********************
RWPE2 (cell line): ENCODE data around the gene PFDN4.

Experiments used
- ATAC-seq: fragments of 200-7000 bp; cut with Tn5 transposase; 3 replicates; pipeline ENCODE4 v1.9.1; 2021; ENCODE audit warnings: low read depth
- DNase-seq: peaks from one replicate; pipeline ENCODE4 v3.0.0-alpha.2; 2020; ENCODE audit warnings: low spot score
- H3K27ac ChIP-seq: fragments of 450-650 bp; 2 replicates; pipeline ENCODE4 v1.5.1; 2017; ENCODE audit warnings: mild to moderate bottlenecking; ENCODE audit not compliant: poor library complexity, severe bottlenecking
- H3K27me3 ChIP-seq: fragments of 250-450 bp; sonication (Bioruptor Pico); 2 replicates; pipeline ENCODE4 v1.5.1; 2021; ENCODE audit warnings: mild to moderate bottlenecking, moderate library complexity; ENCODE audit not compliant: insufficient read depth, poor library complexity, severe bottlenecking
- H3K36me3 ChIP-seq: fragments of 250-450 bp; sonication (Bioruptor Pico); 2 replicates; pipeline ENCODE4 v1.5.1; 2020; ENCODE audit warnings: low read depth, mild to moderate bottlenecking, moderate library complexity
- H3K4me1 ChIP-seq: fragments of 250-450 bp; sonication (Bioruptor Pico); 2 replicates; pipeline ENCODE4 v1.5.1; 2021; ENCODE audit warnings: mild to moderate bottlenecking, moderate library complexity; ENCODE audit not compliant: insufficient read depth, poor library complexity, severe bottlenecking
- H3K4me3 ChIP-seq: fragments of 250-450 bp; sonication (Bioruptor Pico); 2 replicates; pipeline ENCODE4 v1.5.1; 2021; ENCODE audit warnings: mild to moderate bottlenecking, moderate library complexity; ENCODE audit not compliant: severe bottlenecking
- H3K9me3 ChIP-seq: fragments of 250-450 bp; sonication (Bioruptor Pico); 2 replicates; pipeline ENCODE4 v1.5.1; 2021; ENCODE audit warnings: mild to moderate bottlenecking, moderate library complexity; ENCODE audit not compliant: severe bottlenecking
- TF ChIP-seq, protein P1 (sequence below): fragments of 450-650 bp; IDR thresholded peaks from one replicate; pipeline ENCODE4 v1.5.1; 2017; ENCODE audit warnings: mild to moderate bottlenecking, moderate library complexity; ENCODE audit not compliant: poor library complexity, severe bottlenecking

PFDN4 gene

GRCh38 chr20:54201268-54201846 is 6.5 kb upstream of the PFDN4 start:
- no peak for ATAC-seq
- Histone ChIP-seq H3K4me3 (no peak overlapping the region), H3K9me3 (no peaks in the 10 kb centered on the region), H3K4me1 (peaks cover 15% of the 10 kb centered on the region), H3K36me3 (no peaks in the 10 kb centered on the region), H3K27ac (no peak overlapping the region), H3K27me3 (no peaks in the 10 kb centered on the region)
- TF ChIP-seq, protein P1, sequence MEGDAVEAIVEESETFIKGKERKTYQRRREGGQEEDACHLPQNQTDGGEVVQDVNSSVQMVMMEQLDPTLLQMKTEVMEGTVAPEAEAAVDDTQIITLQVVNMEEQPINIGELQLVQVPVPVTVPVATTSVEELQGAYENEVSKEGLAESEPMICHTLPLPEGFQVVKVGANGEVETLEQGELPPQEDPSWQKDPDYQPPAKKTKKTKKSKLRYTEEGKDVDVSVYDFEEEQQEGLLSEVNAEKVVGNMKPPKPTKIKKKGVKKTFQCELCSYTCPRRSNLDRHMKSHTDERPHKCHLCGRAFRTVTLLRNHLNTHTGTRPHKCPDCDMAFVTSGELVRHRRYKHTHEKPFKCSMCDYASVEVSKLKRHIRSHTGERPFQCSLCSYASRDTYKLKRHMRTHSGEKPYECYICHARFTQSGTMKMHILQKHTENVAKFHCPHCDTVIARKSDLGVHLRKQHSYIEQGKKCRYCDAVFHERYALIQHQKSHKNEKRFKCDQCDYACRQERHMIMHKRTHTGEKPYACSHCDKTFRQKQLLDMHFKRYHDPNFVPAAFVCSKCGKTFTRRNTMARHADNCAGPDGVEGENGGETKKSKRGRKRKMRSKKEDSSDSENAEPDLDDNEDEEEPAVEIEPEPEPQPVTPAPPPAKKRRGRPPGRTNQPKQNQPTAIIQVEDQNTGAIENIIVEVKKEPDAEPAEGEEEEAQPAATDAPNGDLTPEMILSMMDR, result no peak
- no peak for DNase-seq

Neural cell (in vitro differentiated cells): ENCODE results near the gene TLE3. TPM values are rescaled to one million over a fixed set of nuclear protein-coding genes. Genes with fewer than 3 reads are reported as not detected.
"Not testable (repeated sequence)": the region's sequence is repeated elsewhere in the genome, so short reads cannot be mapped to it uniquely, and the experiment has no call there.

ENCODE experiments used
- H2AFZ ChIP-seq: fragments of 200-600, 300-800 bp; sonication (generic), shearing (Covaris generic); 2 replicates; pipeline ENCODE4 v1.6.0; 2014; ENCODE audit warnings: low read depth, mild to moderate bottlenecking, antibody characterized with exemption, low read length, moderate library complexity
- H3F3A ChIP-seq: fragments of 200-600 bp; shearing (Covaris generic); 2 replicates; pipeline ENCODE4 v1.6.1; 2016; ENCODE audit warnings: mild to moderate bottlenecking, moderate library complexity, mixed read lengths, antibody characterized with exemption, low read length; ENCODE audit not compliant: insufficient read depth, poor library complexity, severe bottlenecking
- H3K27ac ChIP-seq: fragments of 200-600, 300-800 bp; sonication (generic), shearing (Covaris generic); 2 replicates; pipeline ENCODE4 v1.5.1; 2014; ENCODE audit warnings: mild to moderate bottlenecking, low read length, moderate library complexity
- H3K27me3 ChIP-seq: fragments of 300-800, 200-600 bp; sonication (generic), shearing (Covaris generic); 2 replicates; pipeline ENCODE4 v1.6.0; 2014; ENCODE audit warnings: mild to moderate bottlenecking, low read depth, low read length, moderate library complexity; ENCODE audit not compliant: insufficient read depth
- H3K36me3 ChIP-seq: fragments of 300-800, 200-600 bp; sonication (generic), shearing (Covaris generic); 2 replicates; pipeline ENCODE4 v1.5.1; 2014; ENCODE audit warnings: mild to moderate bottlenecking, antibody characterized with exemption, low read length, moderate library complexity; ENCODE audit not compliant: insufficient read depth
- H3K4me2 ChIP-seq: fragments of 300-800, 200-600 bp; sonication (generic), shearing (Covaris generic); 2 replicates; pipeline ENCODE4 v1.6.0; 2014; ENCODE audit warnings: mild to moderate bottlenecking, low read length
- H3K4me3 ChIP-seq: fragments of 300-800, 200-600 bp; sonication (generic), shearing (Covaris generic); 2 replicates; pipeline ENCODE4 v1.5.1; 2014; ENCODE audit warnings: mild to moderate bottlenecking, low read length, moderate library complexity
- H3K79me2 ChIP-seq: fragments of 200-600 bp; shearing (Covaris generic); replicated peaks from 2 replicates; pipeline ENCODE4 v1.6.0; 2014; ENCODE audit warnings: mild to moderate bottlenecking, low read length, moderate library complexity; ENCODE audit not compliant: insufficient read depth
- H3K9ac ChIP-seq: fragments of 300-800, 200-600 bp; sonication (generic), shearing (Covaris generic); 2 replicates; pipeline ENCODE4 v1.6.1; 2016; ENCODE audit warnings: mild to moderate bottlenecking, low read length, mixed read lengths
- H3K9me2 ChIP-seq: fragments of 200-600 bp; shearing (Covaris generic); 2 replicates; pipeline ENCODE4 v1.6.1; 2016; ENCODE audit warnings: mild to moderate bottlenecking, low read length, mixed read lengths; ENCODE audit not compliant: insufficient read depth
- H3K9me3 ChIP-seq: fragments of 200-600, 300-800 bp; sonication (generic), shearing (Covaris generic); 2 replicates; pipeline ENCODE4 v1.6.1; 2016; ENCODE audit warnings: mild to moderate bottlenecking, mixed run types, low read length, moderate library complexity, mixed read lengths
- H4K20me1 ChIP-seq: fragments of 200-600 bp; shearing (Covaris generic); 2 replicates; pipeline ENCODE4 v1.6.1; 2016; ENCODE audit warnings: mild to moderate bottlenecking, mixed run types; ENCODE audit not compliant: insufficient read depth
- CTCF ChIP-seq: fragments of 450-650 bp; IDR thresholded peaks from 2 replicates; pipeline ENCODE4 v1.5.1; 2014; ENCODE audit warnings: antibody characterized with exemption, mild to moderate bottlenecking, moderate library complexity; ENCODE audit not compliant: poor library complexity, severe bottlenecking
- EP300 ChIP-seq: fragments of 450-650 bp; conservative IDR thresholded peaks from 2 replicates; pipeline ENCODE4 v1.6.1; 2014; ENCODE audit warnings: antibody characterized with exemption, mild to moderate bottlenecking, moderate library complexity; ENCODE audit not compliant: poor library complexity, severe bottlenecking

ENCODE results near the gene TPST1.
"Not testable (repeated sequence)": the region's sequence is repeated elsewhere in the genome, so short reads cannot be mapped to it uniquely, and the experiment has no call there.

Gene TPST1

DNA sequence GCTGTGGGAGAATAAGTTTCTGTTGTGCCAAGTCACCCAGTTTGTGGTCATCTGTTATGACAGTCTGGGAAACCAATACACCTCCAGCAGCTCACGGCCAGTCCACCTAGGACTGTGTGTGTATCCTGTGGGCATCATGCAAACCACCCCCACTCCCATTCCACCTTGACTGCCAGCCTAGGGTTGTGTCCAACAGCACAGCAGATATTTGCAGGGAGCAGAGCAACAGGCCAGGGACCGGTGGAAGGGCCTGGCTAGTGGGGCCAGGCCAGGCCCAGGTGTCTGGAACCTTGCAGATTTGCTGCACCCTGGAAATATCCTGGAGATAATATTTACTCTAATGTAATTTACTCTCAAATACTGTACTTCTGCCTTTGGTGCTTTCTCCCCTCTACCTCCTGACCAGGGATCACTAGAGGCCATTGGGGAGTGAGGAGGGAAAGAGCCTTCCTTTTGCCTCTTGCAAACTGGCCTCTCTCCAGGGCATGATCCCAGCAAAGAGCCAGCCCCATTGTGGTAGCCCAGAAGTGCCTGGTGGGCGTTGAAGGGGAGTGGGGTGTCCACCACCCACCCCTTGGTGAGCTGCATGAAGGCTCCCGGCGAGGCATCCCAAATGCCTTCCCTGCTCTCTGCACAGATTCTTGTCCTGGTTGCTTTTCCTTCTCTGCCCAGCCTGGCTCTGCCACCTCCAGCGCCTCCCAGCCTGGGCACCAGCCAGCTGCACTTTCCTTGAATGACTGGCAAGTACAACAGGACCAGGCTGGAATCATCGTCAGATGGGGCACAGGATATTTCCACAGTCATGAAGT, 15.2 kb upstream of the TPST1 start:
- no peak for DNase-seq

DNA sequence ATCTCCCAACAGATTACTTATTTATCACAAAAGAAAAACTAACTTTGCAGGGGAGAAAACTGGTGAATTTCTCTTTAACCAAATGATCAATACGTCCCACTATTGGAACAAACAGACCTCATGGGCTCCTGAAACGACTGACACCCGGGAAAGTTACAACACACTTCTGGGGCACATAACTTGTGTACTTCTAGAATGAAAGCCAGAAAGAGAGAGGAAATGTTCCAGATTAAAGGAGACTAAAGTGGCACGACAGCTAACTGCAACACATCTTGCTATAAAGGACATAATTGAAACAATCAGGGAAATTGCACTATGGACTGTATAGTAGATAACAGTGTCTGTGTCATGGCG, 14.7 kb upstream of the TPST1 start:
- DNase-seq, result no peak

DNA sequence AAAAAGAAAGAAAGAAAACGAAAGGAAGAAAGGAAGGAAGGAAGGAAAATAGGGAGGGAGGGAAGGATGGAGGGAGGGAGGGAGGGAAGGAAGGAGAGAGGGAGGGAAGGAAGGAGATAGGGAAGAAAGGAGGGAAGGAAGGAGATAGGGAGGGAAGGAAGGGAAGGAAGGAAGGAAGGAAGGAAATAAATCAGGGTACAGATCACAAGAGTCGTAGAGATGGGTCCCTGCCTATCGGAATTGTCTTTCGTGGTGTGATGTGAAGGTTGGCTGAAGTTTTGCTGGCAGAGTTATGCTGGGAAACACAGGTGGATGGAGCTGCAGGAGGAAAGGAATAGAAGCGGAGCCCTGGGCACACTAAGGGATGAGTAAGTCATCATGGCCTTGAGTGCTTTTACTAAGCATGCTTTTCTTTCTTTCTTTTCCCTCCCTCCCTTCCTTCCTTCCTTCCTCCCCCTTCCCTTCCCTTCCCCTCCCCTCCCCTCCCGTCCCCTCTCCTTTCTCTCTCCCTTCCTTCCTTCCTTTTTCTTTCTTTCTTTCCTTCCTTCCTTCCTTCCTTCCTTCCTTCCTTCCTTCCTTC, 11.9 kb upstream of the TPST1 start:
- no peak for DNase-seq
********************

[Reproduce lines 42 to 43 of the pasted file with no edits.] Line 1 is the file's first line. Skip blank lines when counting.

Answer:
DNA sequence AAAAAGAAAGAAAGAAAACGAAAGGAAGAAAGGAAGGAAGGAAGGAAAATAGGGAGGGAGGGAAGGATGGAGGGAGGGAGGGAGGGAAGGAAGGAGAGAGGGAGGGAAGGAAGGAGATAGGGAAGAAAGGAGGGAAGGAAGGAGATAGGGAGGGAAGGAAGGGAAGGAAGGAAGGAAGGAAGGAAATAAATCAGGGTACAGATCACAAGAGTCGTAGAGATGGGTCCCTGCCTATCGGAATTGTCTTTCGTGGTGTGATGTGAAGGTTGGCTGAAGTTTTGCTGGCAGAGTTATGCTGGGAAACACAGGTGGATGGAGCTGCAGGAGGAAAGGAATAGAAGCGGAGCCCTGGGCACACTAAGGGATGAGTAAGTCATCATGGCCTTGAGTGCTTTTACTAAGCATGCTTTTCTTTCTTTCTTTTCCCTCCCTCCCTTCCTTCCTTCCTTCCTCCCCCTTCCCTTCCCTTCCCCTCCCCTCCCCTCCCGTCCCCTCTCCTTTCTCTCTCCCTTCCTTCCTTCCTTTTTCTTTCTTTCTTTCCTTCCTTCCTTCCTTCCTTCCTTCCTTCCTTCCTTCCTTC, 11.9 kb upstream of the TPST1 start:
- no peak for DNase-seq